Obstetrician Gynecologist

Obstetrician Gynecologist


Minneapolis, MN

Female, 36

I am a practicing Obstetrician and Gynecologist, providing care for women in all stages of life. Approximately half of my practice consists of pregnancy-related care, including routine prenatal care, high risk obstetrics, and delivering babies at all hours of the day. The other half consists of gynecologic care, which ranges from routine annual check-ups to contraception and menopause. I perform many surgeries, including laparoscopies and hysterectomies.

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118 Questions


Last Answer on July 14, 2017

Best Rated

The "Stuck in an Elevator" question: If a woman was going into labor and could not get to a hospital, what could she (or whoever's with her at the time) do to deliver the baby as safely as possible?

Asked by Terry Good over 5 years ago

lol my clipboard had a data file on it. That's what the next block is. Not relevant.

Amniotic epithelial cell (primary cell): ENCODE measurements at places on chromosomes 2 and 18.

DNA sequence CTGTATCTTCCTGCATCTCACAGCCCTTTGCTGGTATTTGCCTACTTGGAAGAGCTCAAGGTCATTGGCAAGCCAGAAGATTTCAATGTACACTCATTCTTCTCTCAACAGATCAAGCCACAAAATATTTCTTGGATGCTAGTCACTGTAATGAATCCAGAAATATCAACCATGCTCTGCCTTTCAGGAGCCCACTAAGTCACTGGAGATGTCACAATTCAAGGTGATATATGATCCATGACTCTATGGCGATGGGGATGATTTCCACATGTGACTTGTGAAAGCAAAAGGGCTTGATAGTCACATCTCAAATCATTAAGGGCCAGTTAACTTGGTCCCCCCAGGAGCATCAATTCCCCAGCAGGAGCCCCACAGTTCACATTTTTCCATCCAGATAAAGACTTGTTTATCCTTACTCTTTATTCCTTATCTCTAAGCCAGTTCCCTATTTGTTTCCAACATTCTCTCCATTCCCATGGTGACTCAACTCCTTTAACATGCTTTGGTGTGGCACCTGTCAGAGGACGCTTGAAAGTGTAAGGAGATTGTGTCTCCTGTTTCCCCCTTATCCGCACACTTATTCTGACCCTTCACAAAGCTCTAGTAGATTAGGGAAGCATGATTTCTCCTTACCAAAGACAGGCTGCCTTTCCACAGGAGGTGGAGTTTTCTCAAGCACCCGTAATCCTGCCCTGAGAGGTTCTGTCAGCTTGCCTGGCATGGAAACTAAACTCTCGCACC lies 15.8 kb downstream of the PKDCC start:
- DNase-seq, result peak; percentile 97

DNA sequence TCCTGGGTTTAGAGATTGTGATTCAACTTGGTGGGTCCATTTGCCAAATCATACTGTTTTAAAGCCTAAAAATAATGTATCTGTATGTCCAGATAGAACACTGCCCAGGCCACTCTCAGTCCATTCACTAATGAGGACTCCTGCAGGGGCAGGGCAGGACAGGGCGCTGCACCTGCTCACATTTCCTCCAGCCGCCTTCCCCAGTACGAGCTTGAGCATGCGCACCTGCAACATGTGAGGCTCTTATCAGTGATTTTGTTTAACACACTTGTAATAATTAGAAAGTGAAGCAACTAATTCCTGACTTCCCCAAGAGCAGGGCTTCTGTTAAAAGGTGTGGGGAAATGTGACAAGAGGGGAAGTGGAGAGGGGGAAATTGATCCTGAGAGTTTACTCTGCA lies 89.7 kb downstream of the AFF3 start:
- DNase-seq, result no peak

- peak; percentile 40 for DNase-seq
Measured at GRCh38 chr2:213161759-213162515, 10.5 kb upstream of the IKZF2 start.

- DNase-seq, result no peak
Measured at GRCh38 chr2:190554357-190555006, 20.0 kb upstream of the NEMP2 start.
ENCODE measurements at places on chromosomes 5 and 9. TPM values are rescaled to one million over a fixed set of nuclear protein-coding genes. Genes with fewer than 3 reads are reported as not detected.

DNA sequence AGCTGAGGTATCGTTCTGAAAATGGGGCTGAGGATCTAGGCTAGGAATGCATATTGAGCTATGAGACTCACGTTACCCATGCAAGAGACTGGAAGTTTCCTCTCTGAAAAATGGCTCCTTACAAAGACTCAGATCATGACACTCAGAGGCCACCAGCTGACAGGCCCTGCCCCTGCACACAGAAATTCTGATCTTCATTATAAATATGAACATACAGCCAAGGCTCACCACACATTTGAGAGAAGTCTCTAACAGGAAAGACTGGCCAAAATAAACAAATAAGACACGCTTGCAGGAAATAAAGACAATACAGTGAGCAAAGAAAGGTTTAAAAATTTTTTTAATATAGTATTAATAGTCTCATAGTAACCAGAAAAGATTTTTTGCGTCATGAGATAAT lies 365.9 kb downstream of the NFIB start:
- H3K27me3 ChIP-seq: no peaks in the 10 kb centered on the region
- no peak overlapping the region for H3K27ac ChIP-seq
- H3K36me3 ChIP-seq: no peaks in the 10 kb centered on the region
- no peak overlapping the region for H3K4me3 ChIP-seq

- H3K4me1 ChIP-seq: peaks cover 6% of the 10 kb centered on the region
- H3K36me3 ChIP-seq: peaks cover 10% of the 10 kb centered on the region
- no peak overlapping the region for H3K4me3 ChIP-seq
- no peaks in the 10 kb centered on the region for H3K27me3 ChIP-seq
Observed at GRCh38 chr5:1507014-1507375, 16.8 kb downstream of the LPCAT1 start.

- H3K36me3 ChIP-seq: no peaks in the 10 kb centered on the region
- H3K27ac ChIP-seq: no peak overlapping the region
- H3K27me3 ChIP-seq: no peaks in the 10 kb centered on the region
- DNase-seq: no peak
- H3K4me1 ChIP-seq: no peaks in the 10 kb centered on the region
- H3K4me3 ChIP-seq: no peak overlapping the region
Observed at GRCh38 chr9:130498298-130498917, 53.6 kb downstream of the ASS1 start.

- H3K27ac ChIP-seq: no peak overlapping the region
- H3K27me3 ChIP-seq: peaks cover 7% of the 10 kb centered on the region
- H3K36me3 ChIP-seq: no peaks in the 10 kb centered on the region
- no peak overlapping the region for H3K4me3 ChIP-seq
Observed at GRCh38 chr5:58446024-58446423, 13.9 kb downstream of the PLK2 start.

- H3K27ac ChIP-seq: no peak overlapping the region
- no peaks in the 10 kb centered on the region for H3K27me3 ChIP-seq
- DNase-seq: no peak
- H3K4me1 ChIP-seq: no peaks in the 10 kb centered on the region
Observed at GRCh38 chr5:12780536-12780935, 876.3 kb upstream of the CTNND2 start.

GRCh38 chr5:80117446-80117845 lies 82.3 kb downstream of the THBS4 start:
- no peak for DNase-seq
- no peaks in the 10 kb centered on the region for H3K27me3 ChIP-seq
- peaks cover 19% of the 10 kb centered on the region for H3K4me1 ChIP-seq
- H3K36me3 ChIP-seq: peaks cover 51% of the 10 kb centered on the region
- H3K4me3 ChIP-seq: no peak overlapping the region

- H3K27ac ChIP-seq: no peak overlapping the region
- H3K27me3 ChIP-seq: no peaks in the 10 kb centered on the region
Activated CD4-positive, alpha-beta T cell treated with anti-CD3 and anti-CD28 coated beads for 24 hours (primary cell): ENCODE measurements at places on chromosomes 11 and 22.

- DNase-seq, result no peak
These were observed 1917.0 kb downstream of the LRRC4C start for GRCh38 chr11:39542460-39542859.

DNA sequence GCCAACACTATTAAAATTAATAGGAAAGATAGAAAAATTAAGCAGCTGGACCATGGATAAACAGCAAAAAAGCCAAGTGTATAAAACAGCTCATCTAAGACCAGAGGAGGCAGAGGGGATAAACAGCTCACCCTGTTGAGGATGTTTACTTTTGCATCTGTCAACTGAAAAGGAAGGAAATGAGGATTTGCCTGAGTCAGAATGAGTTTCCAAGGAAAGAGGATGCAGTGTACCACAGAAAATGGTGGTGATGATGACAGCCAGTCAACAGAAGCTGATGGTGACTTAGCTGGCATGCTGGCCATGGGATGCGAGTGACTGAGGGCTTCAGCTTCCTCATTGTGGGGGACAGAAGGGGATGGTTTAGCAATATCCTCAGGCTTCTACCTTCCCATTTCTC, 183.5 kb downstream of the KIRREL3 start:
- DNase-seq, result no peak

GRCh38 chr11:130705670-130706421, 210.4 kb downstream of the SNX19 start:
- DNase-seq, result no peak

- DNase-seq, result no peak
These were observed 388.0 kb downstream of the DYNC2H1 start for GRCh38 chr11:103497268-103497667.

Most of the time, when a baby is coming out so rapidly that you don't have time to make it to the hospital (or are on an elevator), the delivery will happen on its own without any need for assistance. Maternal instinct takes over, and the mother will begin pushing when the right time comes. Once the head is crowning, just try to support the head and body as it delivers. Look around you for something relatively clean to dry off the baby and to keep the baby warm. Newborn babies are not able to maintain their body temperatures initially and can develop hypothermia very quickly. The best way to keep them warm is to put them directly skin-to-skin on the mother's chest and cover both up with something dry. If you have a shoelace, you could tie off the umbilical cord. Hopefully by then, help will have arrived!